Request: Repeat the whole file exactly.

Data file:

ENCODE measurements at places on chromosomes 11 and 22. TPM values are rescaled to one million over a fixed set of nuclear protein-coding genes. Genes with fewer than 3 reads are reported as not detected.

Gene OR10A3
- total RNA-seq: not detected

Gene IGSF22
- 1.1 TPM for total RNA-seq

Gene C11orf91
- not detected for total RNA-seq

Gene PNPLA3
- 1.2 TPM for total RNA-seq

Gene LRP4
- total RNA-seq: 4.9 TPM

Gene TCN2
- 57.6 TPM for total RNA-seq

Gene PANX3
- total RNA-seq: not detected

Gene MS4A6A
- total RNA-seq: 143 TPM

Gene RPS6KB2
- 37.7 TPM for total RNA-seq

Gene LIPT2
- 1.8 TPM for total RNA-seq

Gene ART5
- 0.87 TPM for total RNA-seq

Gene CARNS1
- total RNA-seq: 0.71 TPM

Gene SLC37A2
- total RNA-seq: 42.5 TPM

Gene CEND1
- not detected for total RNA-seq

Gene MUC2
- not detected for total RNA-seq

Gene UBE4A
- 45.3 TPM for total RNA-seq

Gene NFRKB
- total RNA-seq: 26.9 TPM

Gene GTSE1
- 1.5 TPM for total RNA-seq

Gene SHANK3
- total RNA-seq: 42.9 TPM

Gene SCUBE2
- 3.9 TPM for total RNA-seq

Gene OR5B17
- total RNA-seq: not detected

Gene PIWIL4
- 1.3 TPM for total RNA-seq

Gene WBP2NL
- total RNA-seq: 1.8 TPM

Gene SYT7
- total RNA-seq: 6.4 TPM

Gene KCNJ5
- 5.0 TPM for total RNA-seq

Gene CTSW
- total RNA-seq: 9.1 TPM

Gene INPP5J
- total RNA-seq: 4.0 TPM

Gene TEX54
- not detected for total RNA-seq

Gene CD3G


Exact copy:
ENCODE measurements at places on chromosomes 11 and 22. TPM values are rescaled to one million over a fixed set of nuclear protein-coding genes. Genes with fewer than 3 reads are reported as not detected.

Gene OR10A3
- total RNA-seq: not detected

Gene IGSF22
- 1.1 TPM for total RNA-seq

Gene C11orf91
- not detected for total RNA-seq

Gene PNPLA3
- 1.2 TPM for total RNA-seq

Gene LRP4
- total RNA-seq: 4.9 TPM

Gene TCN2
- 57.6 TPM for total RNA-seq

Gene PANX3
- total RNA-seq: not detected

Gene MS4A6A
- total RNA-seq: 143 TPM

Gene RPS6KB2
- 37.7 TPM for total RNA-seq

Gene LIPT2
- 1.8 TPM for total RNA-seq

Gene ART5
- 0.87 TPM for total RNA-seq

Gene CARNS1
- total RNA-seq: 0.71 TPM

Gene SLC37A2
- total RNA-seq: 42.5 TPM

Gene CEND1
- not detected for total RNA-seq

Gene MUC2
- not detected for total RNA-seq

Gene UBE4A
- 45.3 TPM for total RNA-seq

Gene NFRKB
- total RNA-seq: 26.9 TPM

Gene GTSE1
- 1.5 TPM for total RNA-seq

Gene SHANK3
- total RNA-seq: 42.9 TPM

Gene SCUBE2
- 3.9 TPM for total RNA-seq

Gene OR5B17
- total RNA-seq: not detected

Gene PIWIL4
- 1.3 TPM for total RNA-seq

Gene WBP2NL
- total RNA-seq: 1.8 TPM

Gene SYT7
- total RNA-seq: 6.4 TPM

Gene KCNJ5
- 5.0 TPM for total RNA-seq

Gene CTSW
- total RNA-seq: 9.1 TPM

Gene INPP5J
- total RNA-seq: 4.0 TPM

Gene TEX54
- not detected for total RNA-seq

Gene CD3G